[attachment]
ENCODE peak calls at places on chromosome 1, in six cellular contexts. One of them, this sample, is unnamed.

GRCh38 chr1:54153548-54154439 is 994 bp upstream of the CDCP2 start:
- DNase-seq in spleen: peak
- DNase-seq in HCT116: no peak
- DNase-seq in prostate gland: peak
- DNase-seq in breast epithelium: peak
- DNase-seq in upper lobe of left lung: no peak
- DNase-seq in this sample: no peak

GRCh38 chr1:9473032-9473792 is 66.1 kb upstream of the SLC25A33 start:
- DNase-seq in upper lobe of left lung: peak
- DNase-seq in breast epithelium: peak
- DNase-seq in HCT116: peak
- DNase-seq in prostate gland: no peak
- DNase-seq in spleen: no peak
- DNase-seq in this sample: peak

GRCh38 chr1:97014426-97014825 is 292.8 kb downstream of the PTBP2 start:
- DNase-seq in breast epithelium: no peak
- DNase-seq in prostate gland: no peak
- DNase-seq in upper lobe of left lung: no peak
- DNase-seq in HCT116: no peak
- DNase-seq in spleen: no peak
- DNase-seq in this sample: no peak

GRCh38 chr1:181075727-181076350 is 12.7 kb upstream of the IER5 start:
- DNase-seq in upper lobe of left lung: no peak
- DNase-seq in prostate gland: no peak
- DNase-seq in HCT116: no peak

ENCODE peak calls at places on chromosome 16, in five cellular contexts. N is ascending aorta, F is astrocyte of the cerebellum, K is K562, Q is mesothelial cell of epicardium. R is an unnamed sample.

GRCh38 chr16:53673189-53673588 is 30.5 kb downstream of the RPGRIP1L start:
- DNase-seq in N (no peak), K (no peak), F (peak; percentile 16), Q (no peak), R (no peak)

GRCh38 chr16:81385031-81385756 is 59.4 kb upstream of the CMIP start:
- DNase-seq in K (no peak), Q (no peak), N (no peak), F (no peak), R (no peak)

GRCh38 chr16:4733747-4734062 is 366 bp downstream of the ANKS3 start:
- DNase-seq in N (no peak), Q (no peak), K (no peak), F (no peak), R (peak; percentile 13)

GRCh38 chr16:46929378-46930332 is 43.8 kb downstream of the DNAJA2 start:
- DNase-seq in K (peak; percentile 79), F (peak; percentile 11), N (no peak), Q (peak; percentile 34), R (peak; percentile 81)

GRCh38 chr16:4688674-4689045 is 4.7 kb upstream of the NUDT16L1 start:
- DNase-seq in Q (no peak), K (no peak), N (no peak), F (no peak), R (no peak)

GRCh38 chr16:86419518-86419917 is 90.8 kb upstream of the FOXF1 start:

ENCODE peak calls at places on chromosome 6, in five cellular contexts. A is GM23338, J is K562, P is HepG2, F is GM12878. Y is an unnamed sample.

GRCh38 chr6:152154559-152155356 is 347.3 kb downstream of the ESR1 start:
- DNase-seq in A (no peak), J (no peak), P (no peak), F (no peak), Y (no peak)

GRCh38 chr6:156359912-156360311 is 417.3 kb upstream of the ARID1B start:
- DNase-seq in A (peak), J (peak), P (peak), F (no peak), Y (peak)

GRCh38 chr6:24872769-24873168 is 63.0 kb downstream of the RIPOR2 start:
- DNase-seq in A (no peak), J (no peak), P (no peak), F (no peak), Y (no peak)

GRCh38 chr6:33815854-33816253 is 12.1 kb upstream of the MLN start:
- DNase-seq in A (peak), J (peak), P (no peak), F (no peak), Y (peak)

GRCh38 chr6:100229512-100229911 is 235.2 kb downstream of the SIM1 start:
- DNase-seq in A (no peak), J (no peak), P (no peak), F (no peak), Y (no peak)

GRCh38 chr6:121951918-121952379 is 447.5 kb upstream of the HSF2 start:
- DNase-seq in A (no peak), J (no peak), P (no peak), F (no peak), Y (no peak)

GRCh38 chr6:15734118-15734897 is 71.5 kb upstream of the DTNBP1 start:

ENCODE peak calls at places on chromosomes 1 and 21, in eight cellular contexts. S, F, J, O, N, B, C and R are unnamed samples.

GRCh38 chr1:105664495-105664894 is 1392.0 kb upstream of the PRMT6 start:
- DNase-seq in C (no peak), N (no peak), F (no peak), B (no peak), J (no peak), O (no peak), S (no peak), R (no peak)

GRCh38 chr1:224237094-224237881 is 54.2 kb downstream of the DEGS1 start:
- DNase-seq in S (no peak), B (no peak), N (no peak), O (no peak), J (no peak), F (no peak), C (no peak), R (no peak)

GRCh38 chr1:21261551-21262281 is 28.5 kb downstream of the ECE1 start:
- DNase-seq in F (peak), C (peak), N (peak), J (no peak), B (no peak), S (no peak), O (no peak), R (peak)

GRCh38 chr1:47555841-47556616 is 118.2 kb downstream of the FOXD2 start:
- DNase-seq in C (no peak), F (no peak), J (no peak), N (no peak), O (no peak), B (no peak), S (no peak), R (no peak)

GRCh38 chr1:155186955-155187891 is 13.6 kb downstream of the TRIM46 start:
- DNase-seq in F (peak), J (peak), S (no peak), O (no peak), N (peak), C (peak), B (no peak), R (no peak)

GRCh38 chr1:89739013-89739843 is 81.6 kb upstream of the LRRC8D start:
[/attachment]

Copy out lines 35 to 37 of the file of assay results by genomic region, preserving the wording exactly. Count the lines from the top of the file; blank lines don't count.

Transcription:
- DNase-seq in K (peak; percentile 79), F (peak; percentile 11), N (no peak), Q (peak; percentile 34), R (peak; percentile 81)

GRCh38 chr16:4688674-4689045 is 4.7 kb upstream of the NUDT16L1 start:
- DNase-seq in Q (no peak), K (no peak), N (no peak), F (no peak), R (no peak)